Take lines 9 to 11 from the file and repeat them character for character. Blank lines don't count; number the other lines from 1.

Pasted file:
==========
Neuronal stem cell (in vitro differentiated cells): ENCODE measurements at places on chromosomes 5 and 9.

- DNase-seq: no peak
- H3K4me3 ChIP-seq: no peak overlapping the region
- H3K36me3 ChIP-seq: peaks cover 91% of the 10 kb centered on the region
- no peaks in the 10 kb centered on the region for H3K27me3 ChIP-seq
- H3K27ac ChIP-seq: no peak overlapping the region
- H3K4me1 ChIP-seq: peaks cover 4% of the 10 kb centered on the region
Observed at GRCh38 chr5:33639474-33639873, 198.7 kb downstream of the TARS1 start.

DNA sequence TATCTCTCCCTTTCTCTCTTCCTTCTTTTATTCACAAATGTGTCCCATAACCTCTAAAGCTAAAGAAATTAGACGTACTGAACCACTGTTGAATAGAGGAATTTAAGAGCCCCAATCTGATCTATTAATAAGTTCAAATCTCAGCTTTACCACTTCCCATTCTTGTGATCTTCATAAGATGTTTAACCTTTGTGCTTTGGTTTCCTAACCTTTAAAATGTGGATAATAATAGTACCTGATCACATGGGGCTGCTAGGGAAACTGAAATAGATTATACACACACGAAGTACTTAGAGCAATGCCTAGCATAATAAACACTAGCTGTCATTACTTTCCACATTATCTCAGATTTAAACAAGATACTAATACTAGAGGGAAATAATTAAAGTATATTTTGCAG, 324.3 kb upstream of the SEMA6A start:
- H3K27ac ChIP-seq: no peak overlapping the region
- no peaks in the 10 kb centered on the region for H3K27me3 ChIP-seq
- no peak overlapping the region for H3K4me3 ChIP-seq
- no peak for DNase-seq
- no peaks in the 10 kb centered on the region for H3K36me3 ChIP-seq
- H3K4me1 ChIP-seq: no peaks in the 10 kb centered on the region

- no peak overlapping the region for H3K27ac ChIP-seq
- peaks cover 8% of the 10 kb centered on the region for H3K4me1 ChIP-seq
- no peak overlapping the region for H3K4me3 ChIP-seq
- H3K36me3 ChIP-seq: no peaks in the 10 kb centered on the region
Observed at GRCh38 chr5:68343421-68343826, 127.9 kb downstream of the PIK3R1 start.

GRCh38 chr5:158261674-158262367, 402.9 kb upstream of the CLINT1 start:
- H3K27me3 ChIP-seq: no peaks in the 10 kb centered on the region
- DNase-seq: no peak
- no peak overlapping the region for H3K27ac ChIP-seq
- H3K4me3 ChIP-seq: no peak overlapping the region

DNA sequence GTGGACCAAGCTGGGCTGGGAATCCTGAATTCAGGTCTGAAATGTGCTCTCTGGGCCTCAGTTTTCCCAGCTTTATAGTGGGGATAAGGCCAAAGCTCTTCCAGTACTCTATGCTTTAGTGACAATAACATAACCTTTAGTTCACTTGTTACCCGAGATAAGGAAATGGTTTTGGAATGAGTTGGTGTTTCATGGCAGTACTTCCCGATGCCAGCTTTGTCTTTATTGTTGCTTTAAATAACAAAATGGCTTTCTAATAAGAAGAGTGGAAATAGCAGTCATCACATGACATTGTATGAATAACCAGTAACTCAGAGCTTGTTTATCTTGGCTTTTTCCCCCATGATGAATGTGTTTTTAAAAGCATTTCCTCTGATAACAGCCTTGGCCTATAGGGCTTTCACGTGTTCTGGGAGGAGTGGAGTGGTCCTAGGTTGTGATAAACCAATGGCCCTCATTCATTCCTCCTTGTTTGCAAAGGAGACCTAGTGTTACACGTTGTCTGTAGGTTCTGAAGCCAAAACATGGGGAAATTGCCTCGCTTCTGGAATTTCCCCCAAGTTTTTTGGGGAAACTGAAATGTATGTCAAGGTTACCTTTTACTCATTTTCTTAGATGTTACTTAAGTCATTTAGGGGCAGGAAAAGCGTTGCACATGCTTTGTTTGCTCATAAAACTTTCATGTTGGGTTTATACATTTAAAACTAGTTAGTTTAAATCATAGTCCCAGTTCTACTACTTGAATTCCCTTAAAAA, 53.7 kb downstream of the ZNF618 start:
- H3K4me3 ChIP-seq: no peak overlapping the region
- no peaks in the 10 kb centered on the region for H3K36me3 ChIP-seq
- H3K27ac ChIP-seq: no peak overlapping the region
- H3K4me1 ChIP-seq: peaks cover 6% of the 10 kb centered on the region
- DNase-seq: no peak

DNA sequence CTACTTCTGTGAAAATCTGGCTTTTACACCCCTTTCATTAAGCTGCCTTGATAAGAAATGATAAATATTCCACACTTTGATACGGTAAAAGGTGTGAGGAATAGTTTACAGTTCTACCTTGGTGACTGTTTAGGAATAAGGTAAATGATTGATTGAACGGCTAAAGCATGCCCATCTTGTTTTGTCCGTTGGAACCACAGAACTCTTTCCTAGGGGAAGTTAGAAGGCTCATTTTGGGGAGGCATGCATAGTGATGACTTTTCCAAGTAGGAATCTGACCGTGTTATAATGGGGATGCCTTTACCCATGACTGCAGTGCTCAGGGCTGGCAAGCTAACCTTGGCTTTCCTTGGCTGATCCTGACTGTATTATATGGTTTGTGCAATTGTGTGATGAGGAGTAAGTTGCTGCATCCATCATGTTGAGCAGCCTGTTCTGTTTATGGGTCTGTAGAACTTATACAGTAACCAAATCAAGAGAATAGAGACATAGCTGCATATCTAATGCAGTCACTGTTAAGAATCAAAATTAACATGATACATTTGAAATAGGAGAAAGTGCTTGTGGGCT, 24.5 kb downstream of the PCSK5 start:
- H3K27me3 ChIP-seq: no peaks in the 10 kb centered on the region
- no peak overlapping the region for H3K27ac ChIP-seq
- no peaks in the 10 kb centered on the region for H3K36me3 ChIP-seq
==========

DNA sequence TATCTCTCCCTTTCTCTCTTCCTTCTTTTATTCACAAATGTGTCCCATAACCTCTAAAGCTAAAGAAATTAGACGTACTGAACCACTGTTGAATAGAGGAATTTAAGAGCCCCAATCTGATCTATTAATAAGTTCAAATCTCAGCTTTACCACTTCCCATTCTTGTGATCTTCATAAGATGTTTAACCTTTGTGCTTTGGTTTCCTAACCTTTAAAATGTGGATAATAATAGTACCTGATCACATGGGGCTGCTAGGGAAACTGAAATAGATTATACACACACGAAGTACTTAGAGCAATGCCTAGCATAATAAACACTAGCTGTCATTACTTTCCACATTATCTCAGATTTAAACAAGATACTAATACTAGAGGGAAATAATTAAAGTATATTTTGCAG, 324.3 kb upstream of the SEMA6A start:
- H3K27ac ChIP-seq: no peak overlapping the region
- no peaks in the 10 kb centered on the region for H3K27me3 ChIP-seq